Aside from the uniforms, this could have been the room I lived in for 6 weeks, and, yes, I promise you, my bed really did look that good.
A typical dorm room and yes, my bed really did look that good.

We had two TIs, one male and one female. She was tall with platinum hair and her heels clicked when she walked. I still cringed at the sound those heels make within my head.

But I also remember her fondly, because about midway through, when she could have booted me out, she pulled me aside and our little chat, not more than a few words, made all the difference. As for the other TI, he was a total and absolute egotistic jerk, but I'm getting ahead of myself. We're still on that first night.

Aside from the urgency of getting ready for bed as quickly as we possibly could, what I think left the biggest impression on me that night was what would become a nightly occurrence, "Taps," being played over the loud speaker. That was the signal that it was time for lights out and we better be in our beds or there was hell to pay. Maslow had nothing over the Air Force, the first notes of "Taps," both instilled fear as well as commanded us to sleep, no salivating necessary.

The other immediate and lasting impression came the next morning at 5 AM, "Reveille." Imagine that insistent bugle playing full blast over the speaker above your bed. To this day, that damn tune brings back the urgency to get moving and the humid smell of early mornings at Lackland. Bottom line, by the time that song was done, you had to have gotten dressed and downstairs into formation. If you were lucky, you might even have a few seconds to relieve yourself first, but being late for formation was bad, really bad.

And that brings to mind the dreaded AETC Form 341, we had to carry three of them at all times with our name, squadron number and flight number already printed out. Getting one pulled by anyone in authority either caused immediate, unrelenting fear or absolute elation. "Three-forty-ones," as we called them were the forms used for either positive or negative recognition.  And the worst part, as soon as you got back to dorm, you had to tell your TI what happened. It was sort of like telling Mom and Dad what you did wrong and making sure you told them before the mean lady next door paid them a visit.

I'd gotten at least one three-forty-one pulled for an infraction, but for the longest time I kept a copy of the only one I ever had pulled for praise of performance. Silly, huh?

This is the type of building I stayed in during basic training. It's a squadron building. Each squadron is made up of flights and each flight had their own dorm. My squadron was the 3700th, but I forget our flight number.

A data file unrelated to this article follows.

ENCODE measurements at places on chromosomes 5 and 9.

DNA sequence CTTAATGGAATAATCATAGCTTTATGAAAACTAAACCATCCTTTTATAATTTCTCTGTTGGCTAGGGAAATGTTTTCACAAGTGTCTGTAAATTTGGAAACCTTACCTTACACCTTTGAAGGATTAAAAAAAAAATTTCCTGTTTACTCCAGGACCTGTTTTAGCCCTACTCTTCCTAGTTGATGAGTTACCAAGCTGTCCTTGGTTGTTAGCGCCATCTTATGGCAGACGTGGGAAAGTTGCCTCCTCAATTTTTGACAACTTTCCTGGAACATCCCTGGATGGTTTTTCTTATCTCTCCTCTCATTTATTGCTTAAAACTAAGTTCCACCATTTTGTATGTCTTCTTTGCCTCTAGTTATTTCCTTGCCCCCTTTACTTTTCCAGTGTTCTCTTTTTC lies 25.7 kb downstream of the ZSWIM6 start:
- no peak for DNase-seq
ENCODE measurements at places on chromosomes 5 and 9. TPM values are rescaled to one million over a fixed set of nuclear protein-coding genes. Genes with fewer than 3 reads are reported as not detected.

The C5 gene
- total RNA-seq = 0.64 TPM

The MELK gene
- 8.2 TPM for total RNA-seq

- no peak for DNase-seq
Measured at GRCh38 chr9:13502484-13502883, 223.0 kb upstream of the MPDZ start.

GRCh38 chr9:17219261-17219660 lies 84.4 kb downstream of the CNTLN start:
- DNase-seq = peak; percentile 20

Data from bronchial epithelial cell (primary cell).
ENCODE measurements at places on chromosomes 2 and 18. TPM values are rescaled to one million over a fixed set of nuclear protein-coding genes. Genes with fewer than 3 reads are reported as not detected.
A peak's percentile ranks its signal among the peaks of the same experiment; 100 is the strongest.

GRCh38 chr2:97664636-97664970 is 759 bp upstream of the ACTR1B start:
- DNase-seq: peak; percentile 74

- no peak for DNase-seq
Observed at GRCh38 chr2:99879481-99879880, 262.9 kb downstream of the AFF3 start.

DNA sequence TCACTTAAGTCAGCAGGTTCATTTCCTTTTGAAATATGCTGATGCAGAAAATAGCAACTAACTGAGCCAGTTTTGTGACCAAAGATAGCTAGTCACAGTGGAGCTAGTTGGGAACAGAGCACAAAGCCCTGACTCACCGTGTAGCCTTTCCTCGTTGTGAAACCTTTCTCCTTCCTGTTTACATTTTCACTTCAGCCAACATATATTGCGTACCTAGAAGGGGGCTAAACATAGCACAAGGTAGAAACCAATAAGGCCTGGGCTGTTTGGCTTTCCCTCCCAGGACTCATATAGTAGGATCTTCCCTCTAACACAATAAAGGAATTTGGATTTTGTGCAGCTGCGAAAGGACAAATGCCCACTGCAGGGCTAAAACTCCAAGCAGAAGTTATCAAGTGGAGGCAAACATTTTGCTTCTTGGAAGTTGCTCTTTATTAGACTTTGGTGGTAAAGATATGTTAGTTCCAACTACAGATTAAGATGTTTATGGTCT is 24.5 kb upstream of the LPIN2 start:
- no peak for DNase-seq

Each flight, or group of trainees, consisted of four squads. The level of authority within the flight consisted of a Flight Leader and then each squad had their own Squad Leader. If we had twenty-eight girls in our flight, each squad consisted of seven girls. Confused yet?

This will be important later, especially when it comes to marching in formation. Marching is something that I repeatedly had trouble with the first three weeks, but not for the reason you think. :)

Okay, enough for today. I hope you're enjoying my visit down memory lane, I know I am.

Tuesday, May 27, 2014

Review - Autumn in the Abyss by John Claude Smith

John Claude Smith never ceases to amaze, delight and shock me as he pushes the limits of both his ingenuity and his ability to see the world through unique eyes. Autumn in the Abyss, John Claude Smith's newest collection of dark stories, is a perfect example. I found each of the five stories compelling and entertaining though in ways truly as unique as the stories themselves. 

The first story, Autumn in the Abyss, about a recluse obsessed with a reportedly dead poet by the name of Henry Coronado, aroused my love of mystery while, at the same time, I wasn't sure whether to be revolted or feel sorry for the character's seemingly forced lifestyle. I think if anything I was intrigued by each new passage, wondering where the story was going and, as usual, I was not disappointment by the outcome. 

The second story, Broken Teacup, as despicably immoral as the main character and his amoral buddy were, I was compelled to keep reading simply because I wanted to see what happened next. Again, though I felt the need to shower my mind afterward, there was a sense of justice in the end. So, on some level, I did actually find that story strangely entertaining. 

The third story, La Mia Immortalita, about an artist obsessed with his own immortality reminded me of something you might see on the Twilight Zone or Outer Limits. Truly an interesting and enjoyable piece. 

By far, my favorite story with the fourth, Becoming Human. The main character, Detective Roberto "Bobby" Vera, was easy to relate to simply because he was so real, which is ironic given the title of the story. 

As for the fifth and final story, Where the Light Won't Find You, is a fitting way to conclude the collection. The main character, angry twenty-something Derek Jenner, reminds us of how our self-inflated egos can push us to make decisions with sometimes deadly consequences.